En español | Investors are bracing for another roller coaster ride Monday following the downgrade of the U.S. cherished credit rating over the weekend and the spreading fiscal crisis in Europe.
The Standard & Poor's downgrade comes days after Thursday's drastic stock market drop that saw the Dow sink 513 points, or 4.3 percent, doing little to calm jittery nerves of investors across the country, with retirement savers worrying that their hard-earned accounts are being damaged beyond repair.
The Dow Jones Industrial Average closed nearly 61 points higher on Friday after Thursday's drastic stock market drop saw the Dow sink 513 points, or 4.3 percent, amid fears that a faltering U.S. economy and new financial discord in Europe could strangle global recovery.
It was the worst single-day tumble in more than two and a half years.
"The nation seems to be gripped by this feeling of uncertainty about what's ahead for the next few weeks, and it's probably precipitated by the dragged-out, contentious fighting over the debt ceiling, which isn't completely resolved," says Bernard Baumohl, chief global economist at the Economic Outlook Group, a research and advisory firm in Princeton, N.J.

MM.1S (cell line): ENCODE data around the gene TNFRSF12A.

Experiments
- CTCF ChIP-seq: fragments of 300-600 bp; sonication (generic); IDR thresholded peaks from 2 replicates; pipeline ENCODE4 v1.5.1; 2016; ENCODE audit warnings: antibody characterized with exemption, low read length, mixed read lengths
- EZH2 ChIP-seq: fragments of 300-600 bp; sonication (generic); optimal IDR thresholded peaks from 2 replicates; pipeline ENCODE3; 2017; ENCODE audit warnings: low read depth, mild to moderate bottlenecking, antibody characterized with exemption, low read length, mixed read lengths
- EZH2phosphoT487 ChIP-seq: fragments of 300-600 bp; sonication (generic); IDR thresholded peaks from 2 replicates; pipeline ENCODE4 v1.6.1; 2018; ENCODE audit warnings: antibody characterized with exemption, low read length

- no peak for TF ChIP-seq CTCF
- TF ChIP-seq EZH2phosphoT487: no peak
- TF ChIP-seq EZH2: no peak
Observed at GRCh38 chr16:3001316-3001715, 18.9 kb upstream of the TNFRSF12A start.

"It's not what investors want to see," he says. "Once we begin to see with more clarity where the economy is heading, the market will turn up."
Younger investors have many years to recover losses when markets get caught in downdrafts. But older ones often worry they'll be forced to tap those savings for retirement expenses well before the losses are recovered.
For the older investor worried about the bottom line amid uncertainty, Baumohl counsels, "Stand pat on equities and don't do anything. There's been significant loss in the market in the last week and a half, so at this point, there's already a loss on paper."
When the market turns around and gains become more steady, Baumohl recommends that investors 55 and older allocate between 35 and 40 percent of their portfolios to liquid investments like short-term certificates of deposit and Treasuries; 20 percent to precious metals such as gold and silver, which do well in periods of uncertainty; and about 45 percent to equities.
He says half of those equities should be in domestic stocks and half in stocks in emerging countries like India and Brazil.